We also mean every day after the pearl grass has already settled for two weeks in your tank. It applies to whether you’re using pearl weeds as a carpet, foreground, or midground.
When planting plants like the Hemianthus Micranthemoides, the substrate used is a fine powder-type one. We recommend you use fine gravel. They do not tend to crush your pearl weed’s fragile stems and allows the roots to proliferate.
Like the aquatic pets in your tank, your Hemianthus micranthemoides also needs proper lighting. They need it for nourishment and better display purposes, of course.
Your pearl weed will flourish the most under a medium-bright light. However, many aquarists suggest the use of intense lighting as pearl grass is a low-lying plant.
A low amount of light won’t penetrate the water deep enough to reach the pearl weeds at the bottom. Bright lighting may affect your aquatic pets, though.
Medium strength lights are sufficient to get into the tank water depth. They also have enough brightness to induce fast growth.
Ideal lighting: 4-5 watts a gallon
You’re probably familiar with how Carbon dioxide or CO2 increases photosynthesis, which spurs plant growth. It might not have hit you until now, but if CO2 dissolves in water, how do pearl weeds grow in the aquarium then?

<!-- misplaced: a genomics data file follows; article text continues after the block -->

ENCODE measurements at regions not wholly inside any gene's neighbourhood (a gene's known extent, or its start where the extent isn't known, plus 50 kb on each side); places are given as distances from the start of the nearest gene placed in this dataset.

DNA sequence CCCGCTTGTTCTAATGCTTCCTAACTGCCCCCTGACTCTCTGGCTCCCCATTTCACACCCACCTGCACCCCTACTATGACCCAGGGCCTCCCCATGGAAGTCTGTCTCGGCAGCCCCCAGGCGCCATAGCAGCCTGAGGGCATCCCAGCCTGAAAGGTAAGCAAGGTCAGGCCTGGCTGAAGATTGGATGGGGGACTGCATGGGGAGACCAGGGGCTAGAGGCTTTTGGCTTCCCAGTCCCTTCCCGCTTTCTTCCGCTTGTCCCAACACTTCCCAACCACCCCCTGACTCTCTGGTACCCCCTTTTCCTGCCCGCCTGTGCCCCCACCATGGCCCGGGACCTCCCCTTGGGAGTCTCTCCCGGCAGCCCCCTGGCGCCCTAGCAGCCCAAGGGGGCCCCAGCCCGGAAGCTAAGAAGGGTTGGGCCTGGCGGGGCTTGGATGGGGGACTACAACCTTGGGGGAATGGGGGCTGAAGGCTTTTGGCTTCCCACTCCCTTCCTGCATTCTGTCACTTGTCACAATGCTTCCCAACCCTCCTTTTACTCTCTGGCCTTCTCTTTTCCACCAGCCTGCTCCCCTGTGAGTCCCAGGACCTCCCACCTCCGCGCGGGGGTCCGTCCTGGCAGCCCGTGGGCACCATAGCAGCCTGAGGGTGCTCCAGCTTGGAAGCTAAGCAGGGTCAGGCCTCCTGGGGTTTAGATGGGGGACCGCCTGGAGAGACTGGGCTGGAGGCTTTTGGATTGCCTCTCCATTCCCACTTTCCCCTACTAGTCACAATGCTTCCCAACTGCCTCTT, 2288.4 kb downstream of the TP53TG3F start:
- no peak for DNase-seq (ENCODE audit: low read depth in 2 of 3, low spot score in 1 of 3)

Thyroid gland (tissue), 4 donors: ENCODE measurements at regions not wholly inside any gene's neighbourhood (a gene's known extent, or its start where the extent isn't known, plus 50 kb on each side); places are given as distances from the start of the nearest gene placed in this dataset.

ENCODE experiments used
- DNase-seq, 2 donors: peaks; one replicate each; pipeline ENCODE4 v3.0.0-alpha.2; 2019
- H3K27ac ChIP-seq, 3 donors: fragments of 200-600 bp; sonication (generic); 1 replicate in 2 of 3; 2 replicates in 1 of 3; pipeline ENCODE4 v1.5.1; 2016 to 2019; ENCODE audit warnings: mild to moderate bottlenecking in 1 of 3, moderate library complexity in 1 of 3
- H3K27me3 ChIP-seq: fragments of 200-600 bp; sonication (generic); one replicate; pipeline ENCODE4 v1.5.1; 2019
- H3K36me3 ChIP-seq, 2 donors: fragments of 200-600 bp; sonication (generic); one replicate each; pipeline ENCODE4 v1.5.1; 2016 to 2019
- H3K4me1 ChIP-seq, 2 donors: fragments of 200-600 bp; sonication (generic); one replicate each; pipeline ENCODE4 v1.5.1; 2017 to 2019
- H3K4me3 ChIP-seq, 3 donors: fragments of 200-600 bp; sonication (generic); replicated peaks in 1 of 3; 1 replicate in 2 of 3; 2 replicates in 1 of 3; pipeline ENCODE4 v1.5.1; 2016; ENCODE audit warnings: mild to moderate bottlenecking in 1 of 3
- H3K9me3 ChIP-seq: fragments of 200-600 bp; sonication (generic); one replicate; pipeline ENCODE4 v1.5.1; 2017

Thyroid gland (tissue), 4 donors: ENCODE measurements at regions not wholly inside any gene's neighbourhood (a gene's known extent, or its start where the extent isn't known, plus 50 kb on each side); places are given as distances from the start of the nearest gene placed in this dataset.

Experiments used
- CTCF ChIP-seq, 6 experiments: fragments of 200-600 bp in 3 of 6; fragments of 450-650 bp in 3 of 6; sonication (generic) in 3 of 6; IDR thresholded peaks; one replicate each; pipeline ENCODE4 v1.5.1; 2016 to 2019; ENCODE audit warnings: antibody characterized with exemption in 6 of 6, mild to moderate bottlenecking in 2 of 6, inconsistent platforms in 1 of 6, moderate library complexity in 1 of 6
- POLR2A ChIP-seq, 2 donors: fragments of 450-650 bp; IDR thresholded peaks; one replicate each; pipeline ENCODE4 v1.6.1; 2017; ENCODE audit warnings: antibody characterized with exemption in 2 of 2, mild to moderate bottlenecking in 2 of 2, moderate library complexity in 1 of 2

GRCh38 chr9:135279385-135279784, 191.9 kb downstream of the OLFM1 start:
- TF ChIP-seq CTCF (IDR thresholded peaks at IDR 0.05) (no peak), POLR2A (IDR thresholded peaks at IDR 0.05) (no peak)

Here are a few types of aquarium CO2s that make plant growth possible in underwater:
This CO2 comes in a pressurized bottle with an electronic solenoid valve. The solenoid valve allows the entry of the CO2 into the aquarium during the daytime.
The primary function of this CO2 is to prevent pH swings from happening at night as it is harmful to the fish. This easy-setup works wonders, but it is the most expensive CO2 option whose refills are also hard to source.
Also known as Seachem excel, CO2 liquids do not pump CO2 directly onto the plants. They are a liquid formula just poured into the water.
No pearl grass will benefit from this as this solution is only suitable for nano tanks with little CO2 consumption. Since the liquid doesn’t aim onto anything, it is cost-inefficient and frustrating to use in the long run.
The only good thing from this formula is the reliable and instant algae defense it provides.
It is the cheapest CO2 source in this list. All you need is to gather home ingredients and hardware materials to create one.
Keep in mind that DIY CO2 will produce a layer of slime in the standard diffuser. Injecting it straight into the tank filter will solve it and allow successful execution.
We only recommend electric CO2 to small tank owners. Higher levels of CO2 in an automatic CO2 is quite expensive.
However, this is the most convenient option in this list, so it’s worth the bucks. An electrolyzed carbon insert produces carbon dioxide into the tank.
Refills for this option are tailored for specific machines, so they are still the last choice for average aquarists. They may be handy, but the costs will cause a great deal of inconvenience.
These are the least known CO2 sources in the market. It has a visual dosage style that can only serve nano tanks.